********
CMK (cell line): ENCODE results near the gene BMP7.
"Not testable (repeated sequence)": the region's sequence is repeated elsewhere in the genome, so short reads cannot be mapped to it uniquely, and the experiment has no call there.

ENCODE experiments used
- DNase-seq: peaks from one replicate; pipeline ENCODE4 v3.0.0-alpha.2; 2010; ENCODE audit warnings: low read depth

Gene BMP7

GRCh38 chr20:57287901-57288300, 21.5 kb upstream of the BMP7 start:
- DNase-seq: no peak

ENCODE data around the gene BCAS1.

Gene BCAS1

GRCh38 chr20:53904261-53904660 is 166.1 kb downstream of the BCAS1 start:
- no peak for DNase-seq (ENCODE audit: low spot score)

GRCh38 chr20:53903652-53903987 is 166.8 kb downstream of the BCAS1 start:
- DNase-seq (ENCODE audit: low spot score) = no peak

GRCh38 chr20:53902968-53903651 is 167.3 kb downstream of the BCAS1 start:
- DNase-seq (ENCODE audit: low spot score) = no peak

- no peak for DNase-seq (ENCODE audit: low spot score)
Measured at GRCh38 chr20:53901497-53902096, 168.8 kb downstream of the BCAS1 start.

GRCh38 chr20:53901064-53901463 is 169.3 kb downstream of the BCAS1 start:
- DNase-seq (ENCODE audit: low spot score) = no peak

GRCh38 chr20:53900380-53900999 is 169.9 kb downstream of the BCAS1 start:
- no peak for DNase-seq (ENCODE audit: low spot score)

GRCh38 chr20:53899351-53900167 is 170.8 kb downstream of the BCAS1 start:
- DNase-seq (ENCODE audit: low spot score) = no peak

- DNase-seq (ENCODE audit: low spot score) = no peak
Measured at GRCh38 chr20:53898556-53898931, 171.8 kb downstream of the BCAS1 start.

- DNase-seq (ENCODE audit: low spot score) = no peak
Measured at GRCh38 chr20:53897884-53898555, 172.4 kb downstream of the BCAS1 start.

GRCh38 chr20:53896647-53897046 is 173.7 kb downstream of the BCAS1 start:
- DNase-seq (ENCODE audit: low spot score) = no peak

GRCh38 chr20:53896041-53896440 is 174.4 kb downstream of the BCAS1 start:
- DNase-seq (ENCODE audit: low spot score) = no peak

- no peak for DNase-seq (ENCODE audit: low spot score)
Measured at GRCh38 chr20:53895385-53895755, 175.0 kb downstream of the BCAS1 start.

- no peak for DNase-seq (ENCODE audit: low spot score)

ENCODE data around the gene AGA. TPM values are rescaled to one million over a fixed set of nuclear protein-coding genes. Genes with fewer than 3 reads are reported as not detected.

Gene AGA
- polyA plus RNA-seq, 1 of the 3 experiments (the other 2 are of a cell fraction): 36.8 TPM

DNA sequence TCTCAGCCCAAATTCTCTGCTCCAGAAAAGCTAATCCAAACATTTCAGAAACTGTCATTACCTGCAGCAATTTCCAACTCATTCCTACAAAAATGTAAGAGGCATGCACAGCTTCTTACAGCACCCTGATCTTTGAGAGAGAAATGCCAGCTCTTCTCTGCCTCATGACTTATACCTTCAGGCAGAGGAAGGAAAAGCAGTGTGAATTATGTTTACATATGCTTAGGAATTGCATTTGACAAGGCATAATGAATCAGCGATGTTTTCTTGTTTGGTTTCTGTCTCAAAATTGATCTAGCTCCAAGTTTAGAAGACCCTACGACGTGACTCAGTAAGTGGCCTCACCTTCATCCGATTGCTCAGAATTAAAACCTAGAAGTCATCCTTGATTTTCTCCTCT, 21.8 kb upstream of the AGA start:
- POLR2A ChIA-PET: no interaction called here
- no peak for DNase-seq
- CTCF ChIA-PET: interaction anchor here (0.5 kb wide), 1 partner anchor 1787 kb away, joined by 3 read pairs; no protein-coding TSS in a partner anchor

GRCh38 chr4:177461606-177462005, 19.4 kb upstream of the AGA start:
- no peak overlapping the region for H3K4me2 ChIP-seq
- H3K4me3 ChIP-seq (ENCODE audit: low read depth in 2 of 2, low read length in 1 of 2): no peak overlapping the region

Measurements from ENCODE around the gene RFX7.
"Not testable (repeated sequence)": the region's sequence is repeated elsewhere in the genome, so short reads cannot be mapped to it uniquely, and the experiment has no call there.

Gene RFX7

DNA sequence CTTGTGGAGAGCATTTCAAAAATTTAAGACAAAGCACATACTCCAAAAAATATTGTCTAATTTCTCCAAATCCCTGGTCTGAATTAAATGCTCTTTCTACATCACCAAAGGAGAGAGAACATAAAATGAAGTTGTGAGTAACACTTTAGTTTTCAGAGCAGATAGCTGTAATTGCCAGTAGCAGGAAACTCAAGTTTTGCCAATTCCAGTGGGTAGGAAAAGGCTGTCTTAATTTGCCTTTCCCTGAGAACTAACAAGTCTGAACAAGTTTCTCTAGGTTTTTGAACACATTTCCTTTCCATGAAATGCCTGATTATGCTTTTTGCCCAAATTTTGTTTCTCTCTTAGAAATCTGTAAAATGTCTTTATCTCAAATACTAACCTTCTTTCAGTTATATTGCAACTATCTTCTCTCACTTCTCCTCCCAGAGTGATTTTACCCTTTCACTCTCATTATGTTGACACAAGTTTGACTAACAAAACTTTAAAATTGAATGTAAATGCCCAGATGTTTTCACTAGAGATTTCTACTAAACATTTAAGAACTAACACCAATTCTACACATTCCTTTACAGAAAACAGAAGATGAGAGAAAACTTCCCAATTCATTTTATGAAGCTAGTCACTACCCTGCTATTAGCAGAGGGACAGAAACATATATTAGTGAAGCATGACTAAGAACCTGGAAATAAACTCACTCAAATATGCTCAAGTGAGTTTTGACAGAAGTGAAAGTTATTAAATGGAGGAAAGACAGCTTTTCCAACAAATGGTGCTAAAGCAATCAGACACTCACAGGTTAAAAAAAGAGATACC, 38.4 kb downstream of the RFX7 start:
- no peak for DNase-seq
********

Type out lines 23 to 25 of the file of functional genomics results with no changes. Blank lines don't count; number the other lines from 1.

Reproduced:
- DNase-seq (ENCODE audit: low spot score) = no peak

- DNase-seq (ENCODE audit: low spot score) = no peak
Measured at GRCh38 chr20:53898556-53898931, 171.8 kb downstream of the BCAS1 start.